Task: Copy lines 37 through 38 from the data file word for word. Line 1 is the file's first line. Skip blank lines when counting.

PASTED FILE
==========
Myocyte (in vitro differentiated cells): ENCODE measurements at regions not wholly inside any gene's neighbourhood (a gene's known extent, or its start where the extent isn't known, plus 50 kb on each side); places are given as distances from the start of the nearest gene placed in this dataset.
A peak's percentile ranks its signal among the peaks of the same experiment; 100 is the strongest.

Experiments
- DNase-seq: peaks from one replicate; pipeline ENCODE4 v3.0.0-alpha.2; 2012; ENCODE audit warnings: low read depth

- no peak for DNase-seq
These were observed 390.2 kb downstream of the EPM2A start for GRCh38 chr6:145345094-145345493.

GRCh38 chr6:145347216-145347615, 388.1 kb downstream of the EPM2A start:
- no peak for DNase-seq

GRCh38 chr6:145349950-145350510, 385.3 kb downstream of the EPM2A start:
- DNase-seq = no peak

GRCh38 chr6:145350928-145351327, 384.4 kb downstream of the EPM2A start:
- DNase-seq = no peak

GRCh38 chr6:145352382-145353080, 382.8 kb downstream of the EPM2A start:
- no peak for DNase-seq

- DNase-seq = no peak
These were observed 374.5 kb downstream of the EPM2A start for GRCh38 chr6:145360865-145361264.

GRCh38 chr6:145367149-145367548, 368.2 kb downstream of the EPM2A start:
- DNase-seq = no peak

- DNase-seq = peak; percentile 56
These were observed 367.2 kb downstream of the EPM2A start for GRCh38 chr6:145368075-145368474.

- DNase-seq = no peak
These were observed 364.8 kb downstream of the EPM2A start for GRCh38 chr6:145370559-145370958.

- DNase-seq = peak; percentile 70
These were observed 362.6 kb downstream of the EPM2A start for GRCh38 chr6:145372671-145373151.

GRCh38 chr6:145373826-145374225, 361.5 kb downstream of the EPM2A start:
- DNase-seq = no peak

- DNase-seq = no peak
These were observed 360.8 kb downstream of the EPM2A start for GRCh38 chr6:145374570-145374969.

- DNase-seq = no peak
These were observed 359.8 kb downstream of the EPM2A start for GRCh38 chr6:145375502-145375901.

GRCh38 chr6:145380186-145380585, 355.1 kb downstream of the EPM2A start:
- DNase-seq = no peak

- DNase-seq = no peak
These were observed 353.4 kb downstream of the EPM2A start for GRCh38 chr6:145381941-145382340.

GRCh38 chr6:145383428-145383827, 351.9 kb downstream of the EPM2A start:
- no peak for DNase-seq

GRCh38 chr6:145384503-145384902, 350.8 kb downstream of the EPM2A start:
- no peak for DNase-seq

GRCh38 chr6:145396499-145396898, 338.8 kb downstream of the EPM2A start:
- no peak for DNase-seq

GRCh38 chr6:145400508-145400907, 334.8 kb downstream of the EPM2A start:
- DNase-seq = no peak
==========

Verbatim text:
GRCh38 chr6:145384503-145384902, 350.8 kb downstream of the EPM2A start:
- no peak for DNase-seq